A little girl posing with her dead sister and their dolls.
A mother posing with her dead child.
Photo of a group at a seance, c 1920 by William Hope, “spirit photographer”
The information accompanying the spirit album states that the table is levitating - in reality the image of a ghostly arm has been superimposed over the table.
Hope’s “Spirit Photography” work gained momentum after WWI, when many people were desperate to find evidence of loved ones living beyond the grave. His techniques used double and triple exposures to render the appearance of ghostly apparitions around the sitter. His deception was publicly exposed by a private investigator in 1922, but he still continued his work. (via the UK’s National Media Museum)
Oddity of the Week: Pope Lick Monster
The Pope Lick Monster is a legendary part-man, part-goat and part-sheep creature reported to live beneath a Norfolk Southern Railway trestle over Floyd’s Fork Creek, in the Fisherville area of Louisville, Kentucky.
In most accounts, the Pope Lick Monster (named after the Pope Lick Creek below the Pope Lick Train Trestle) appears as a human-goat hybrid with a grotesquely deformed body of a man. It has powerful, fur-covered goat legs, an alabaster-skinned face with an aquiline nose and wide set eyes. Short, sharp horns protrude from the forehead, nestled in long greasy hair that matched the color of the fur on the legs.
Numerous urban legends exist about the creature’s origins and the methods it employs to claim its victims. According to some accounts, the creature uses either hypnosis or voice mimicry to lure trespassers onto the trestle to meet their death before an oncoming train.
Other stories claim the monster jumps down from the trestle onto the roofs of cars passing beneath it. Yet other legends tell that it attacks its victims with a blood-stained axe. It has also been said that the very sight of the creature is so unsettling that those who see it while walking across the high trestle are driven to leap off.
Other legends explain the creature’s origins, including that it is a human goat hybrid, and that it was a circus freak who vowed revenge after being mistreated. In one version, the creature escaped after a train derailed on the trestle. Another version claims that the monster is really the twisted reincarnated form of a farmer who sacrificed goats in exchange for Satanic powers.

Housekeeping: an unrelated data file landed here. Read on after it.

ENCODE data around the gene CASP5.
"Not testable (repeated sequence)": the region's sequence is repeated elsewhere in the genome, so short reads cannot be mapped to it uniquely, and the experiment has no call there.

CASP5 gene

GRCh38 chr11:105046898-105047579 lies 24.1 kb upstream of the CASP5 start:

Oddity of the Week: Sawney Bean
Alexander “Sawney” Bean was the legendary head of a 48-member clan in 15th- or 16th-century Scotland, reportedly executed for the mass murder and cannibalization of over 1,000 people.
While historians tend to believe that Sawney Bean never existed, his story has passed into legend and is part of the Edinburgh tourism industry.
According to The Newgate Calendar, Alexander Bean was born in East Lothian during the 1500s. His father was a ditch digger and hedge trimmer, and Bean tried to take up the family trade but quickly realized that he had little taste for honest labour.
He left home with a vicious woman who apparently shared his inclinations. The couple ended up at a coastal cave in Bennane Head between Girvan and Ballantrae where they lived undiscovered for some twenty-five years. The cave was 200 yards deep and during high tide the entrance was blocked by water.
The couple eventually produced eight sons, six daughters, eighteen grandsons and fourteen granddaughters. Various children and grandchildren were products of incest. Lacking the inclination for regular labour, the clan thrived by laying careful ambushes at night to rob and murder individuals or small groups. The bodies were brought back to the cave where they were dismembered and cannibalised. Leftovers were pickled, and discarded body parts would sometimes wash up on nearby beaches.
The body parts and disappearances did not go unnoticed by the local villagers, but the Beans stayed in the caves by day and took their victims at night. The clan was so secretive that the villagers were not aware of the murderers living nearby.
As more significant notice of the disappearances was taken, several organized searches were launched to find the culprits. One search took note of the telltale cave but the men refused to believe anything human could live in it. Frustrated and in a frenetic quest for justice, the townspeople lynched several innocents, and the disappearances continued. Suspicion often fell on local innkeepers since they were the last to see many of the missing people alive.
One fateful night, the Beans ambushed a married couple riding from a fair on one horse, but the man was skilled in combat, deftly holding off the clan with sword and pistol. The clan fatally mauled the wife when she fell to the ground in the conflict. Before they could take the resilient husband, a large group of fairgoers appeared on the trail and the Beans fled.
With the Beans’ existence finally revealed, it was not long before King James VI of Scotland (later James I of England) heard of the atrocities and decided to lead a manhunt with a team of 400 men and several bloodhounds. They soon found the Beans’ previously overlooked cave in Bennane Head. The cave was scattered with human remains, having been the scene of many murders and cannibalistic acts.